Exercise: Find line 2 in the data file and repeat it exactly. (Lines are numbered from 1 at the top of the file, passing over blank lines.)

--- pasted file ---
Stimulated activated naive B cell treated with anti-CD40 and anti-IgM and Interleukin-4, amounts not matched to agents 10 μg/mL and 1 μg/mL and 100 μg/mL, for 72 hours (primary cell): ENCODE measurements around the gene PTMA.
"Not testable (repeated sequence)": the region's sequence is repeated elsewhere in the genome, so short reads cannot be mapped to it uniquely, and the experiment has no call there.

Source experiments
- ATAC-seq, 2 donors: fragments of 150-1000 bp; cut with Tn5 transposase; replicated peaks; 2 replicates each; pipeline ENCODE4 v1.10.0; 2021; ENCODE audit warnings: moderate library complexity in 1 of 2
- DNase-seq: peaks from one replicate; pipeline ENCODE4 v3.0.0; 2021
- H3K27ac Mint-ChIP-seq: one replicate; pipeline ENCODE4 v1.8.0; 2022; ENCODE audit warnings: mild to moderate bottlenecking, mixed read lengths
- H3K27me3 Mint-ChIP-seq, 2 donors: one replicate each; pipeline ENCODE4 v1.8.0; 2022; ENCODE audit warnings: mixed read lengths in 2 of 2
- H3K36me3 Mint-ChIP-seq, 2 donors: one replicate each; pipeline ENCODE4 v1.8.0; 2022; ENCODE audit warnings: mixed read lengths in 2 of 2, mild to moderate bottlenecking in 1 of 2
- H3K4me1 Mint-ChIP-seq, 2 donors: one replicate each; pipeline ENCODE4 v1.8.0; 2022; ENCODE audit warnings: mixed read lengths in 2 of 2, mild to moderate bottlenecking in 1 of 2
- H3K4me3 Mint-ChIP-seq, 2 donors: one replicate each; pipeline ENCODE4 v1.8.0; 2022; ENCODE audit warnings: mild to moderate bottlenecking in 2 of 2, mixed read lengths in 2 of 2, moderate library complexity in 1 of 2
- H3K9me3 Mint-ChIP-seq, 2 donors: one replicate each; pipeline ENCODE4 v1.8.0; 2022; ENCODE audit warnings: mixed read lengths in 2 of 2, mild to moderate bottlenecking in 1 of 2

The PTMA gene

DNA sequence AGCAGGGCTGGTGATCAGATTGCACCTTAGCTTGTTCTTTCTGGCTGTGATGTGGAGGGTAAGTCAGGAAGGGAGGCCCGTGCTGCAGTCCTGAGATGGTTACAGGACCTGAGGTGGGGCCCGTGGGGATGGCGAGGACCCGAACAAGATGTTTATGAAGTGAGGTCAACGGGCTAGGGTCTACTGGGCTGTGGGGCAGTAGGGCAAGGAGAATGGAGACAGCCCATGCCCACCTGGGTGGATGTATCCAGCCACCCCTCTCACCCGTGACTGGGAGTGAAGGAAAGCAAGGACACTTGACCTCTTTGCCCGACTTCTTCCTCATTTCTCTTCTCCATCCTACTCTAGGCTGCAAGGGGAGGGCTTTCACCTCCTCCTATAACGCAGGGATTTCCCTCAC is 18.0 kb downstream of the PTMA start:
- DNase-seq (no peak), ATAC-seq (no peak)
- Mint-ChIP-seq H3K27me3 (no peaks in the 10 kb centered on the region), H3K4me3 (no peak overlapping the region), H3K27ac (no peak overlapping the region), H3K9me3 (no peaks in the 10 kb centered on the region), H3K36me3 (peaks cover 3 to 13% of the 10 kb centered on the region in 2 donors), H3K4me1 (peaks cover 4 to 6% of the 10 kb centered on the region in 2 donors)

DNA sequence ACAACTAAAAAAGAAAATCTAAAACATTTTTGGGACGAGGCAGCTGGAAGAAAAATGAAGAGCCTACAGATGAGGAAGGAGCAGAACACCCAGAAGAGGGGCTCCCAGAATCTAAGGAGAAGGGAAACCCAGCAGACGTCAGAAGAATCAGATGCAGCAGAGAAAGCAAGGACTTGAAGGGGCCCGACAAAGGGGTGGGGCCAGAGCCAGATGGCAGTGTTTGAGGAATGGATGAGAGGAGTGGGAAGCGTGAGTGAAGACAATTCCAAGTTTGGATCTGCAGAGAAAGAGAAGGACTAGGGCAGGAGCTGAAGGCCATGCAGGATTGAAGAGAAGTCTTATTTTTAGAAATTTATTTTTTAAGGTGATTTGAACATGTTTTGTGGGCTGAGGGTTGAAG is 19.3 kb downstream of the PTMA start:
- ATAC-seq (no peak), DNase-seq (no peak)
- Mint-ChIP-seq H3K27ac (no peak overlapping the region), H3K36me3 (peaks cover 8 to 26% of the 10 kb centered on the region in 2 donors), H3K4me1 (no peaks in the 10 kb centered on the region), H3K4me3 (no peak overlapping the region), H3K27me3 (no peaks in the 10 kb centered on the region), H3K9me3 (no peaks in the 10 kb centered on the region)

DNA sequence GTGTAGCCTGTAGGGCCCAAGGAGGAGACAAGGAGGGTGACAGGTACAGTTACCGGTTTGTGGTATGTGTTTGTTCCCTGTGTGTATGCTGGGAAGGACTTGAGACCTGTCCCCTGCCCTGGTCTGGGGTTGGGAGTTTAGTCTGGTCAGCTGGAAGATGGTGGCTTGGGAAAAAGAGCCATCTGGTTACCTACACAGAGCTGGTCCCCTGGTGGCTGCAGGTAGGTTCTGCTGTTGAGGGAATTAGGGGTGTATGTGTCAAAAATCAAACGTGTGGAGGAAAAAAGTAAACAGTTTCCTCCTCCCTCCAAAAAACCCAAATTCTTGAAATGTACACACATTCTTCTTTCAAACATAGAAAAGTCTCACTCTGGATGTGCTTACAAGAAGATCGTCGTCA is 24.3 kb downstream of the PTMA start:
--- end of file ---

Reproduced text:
"Not testable (repeated sequence)": the region's sequence is repeated elsewhere in the genome, so short reads cannot be mapped to it uniquely, and the experiment has no call there.